Congress goes on break, President Trump awaits big progress on agenda

WASHINGTON, DC - MARCH 27: U.S. President Donald Trump listens while meeting with women small business owners in the Roosevelt Room of the White House on March 27, 2017 in Washington, D.C. Investors on Monday further unwound trades initiated in November resting on the idea that the election of Trump and a Republican Congress meant smooth passage of an agenda that featured business-friendly tax cuts and regulatory changes. (Photo by Andrew Harrer-Pool/Getty Images)

WASHINGTON — President Donald Trump is approaching the end of his first 100 days in office without having signed a single major bill into law.

President Trump’s drive to repeal and replace the Obama-era health law ran aground in the House in spite of Republican opposition to the overhaul. It was the first time in recent memory that a newly elected president’s initial big proposal had imploded so spectacularly.

The confirmation of Judge Neil Gorsuch to the Supreme Court stands as the only major victory for Republicans so far.

Congress left Friday for a two-week spring break. Looking ahead, prospects for health care are at best dicey, while other initiatives such as a tax overhaul, infrastructure spending and carrying out President Trump’s unpopular proposal for spending cuts aren’t ready for prime time yet.

“In the first 70 or so days I haven’t seen much” in the way of Capitol Hill success for President Trump, said Rep. William Lacy Clay, D-Mo. “They’ve had a big, colossal failure with their so-called health care repeal. So I don’t think it’s been much of a success.”

From the view of Republicans, Rep. Charlie Dent, R-Pa., said: “If we want to have durable, sustainable reforms in this country, whether tax reform, health care or anything else, it will need to be done on a bipartisan basis. Everybody knows that.”

The president’s victories have been limited chiefly to rolling back about a dozen regulations issued by President Barack Obama, which Republicans say will relieve businesses from the burdens of compliance costs. The measures, which can’t be blocked by Democrats, have repealed regulations on coal mining near creeks and streams, and limiting methane emissions from oil wells on federal lands.

“We believe that, so far, that benefit to the economy is over $10 billion,” said top White House lobbyist Marc Short, though he added that those benefits would be spread out over 20 years. Other repealed regulations involve hunting regulations in Alaska, allowing states to drug test people seeking unemployment benefits, and potentially allowing internet providers to sell the browsing habits of their customers.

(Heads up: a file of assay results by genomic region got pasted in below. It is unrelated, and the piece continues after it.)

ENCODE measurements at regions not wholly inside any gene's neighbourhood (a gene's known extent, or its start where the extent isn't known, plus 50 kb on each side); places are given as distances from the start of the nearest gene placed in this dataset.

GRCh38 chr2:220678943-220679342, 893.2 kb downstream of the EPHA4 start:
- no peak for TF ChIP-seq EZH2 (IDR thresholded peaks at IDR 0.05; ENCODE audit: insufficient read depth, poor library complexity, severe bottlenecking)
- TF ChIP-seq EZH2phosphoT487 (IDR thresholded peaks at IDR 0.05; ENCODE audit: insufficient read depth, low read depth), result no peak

Beyond those measures are a handful of others, including a routine NASA authorization bill and legislation to make permanent a program that encourages private sector technology experts to temporarily join federal agencies to lend their expertise.

None of these accomplishments has gotten much attention amid blaring headlines on investigations into alleged ties between the President Trump campaign and Russia, the meltdown in the GOP-controlled House over health care and repeated reports of President Trump missteps and White House infighting.

“Obviously, (health care repeal) is pretty hard to do, and if the House is able to send something over to us, we’ll take it up and it will be hard here as well,” Senate Majority Leader Mitch McConnell, R-Ky., told reporters on Friday.

What’s more, the legislative terrain is only going to get more difficult.

President Trump and GOP leaders face an enormous test at the end of the month, when Congress returns to confront an April 28 deadline to avert a government shutdown. At issue is a barrelful of leftover spending bills totaling more than $1 trillion, as well as the $33 billion President Trump requested in emergency money for the Pentagon and border security.

GOP leaders assume that Democratic votes will be needed to pass the measure — certainly through the Senate and probably through the House. Negotiations are ongoing but could prove tricky since Democrats oppose President Trump’s wall along the U.S.-Mexico border and argue that domestic programs should get additional money if the Pentagon does.

President Trump insisted throughout the presidential campaign that Mexico would pay for the wall. Now, the administration has asked U.S. taxpayers to finance it.

And within weeks, House and Senate GOP leaders won’t be able to schedule any more filibuster-proof bills to repeal Obama regulations, leaving the Senate’s legislative schedule in flux.

When Congress returns at the end of the month, the focus will return to health care, though hard feelings among House Republicans and reports of discord between House GOP leaders and top White House officials have dampened hopes.

And a promised effort to overhaul the government’s loophole-ridden tax code has gotten off to a slow start.

Despite the administration’s fits and starts, President Trump’s allies remain upbeat.

“Government funding is the next critical hurdle. Health care is still going to be on the table, and I’m confident we’ll get that done. But then we’re going to move right into one of the critical issues, which is tax reform,” said Rep. Tom Reed, R-N.Y. “We’ll get it done. We’re going to learn a lot from the health care situation.”